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Hidden in plain sight: psychological barriers to participation in lung cancer screening
  1. Lisa Carter-Harris
  1. Department of Psychiatry and Behavioral Sciences, Memorial Sloan Kettering Cancer Center, New York, New York, USA
  1. Correspondence to Dr Lisa Carter-Harris, Department of Psychiatry & Behavioral Sciences, Memorial Sloan Kettering Cancer Center, New York, NY 10022, USA; carterl{at}

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Lung cancer screening with low-dose computed tomography (LDCT) became an official recommendation in the US in 2013 in response to the scientific evidence supported by the US-based National Lung Screening Trial.1 In the years following the US implementation of lung cancer screening with LDCT, scientific evidence from subsequent international trials has supported the mortality reduction benefit of LDCT screening2 3 and is now recommended in Croatia, some regions of China and Korea, and is currently under review by the UK’s National Screening Committee. Despite the implementation of lung cancer screening, uptake remains low among screening-eligible individuals.4 Low uptake has conventionally been linked to, and supported by, evidence regarding lack of awareness, low knowledge levels and misinformation.5 6 However, as we consider the aetiology of suboptimal levels of lung cancer screening uptake and potential solutions, there are psychological consequences of lung cancer screening that are an important consideration as a potential barrier for patients who are weighing the option to screen, or not, for lung cancer.7–9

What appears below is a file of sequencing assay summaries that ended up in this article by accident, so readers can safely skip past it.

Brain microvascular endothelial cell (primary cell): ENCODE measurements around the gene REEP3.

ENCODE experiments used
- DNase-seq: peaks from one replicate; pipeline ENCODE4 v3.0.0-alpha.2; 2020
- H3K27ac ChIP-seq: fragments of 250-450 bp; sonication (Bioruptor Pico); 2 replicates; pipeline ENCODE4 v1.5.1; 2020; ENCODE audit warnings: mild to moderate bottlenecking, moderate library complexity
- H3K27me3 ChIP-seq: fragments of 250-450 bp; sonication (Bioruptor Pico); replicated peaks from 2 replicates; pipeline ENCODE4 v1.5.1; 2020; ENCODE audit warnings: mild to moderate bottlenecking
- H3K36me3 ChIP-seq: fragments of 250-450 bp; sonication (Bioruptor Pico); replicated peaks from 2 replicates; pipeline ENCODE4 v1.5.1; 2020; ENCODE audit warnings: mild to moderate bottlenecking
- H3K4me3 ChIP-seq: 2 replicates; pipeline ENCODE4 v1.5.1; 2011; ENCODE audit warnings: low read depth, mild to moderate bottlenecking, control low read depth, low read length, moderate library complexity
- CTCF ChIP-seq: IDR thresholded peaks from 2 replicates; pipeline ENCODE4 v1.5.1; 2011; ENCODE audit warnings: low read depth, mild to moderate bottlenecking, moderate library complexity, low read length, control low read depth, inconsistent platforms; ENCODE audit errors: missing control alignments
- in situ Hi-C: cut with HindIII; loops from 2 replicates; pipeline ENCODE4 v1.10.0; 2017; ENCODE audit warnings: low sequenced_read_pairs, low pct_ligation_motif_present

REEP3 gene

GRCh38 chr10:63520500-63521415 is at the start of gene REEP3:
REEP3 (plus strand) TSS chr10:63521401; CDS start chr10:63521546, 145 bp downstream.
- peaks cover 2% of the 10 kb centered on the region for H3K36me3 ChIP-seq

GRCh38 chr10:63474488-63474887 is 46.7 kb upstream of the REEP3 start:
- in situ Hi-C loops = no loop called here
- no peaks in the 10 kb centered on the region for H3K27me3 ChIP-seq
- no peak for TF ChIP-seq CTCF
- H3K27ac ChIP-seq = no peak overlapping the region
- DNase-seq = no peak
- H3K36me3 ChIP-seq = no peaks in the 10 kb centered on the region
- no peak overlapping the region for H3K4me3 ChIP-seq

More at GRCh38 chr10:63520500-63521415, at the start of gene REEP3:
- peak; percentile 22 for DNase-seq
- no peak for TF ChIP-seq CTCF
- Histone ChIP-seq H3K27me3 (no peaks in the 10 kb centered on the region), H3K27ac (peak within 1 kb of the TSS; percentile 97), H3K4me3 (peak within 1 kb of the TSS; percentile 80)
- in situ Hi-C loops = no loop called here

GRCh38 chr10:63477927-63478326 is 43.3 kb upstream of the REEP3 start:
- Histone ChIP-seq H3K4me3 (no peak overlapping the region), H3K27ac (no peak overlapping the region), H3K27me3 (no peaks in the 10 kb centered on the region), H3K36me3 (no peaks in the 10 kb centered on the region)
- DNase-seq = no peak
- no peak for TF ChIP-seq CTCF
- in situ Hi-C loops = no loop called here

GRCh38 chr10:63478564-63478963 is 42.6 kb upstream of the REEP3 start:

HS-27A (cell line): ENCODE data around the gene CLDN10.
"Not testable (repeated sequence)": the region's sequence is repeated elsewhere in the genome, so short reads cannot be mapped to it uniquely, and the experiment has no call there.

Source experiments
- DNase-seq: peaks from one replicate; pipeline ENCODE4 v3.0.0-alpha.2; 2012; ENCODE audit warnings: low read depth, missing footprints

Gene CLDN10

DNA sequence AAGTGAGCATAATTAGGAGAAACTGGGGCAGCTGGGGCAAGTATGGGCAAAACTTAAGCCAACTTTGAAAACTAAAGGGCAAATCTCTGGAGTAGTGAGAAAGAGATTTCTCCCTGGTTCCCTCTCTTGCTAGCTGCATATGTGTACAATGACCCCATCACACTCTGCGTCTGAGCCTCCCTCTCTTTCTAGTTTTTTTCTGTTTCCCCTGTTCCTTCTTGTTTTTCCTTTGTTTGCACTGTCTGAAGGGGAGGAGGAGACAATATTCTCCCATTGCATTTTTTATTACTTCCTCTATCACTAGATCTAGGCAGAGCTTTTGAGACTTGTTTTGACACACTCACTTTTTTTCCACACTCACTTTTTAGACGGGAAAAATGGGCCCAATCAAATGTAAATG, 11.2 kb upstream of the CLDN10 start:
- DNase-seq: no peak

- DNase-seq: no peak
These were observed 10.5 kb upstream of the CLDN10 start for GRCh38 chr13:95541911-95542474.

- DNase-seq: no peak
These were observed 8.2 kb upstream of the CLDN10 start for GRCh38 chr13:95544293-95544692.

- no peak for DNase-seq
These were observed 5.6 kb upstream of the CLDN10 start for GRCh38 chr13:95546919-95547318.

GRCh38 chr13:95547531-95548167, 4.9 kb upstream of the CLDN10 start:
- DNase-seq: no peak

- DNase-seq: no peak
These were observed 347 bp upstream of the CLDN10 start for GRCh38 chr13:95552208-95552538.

Multiple studies have supported an increase in anxiety, depression and cancer worry among individuals who undergo lung cancer screening.7–9 Cancer …

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  • Twitter @drCarterHarris

  • Contributors This editorial has been written in whole by the author.

  • Funding This study was funded by National Cancer Institute (P30CA008748).

  • Competing interests None declared.

  • Patient consent for publication Not required.

  • Provenance and peer review Commissioned; externally peer reviewed.

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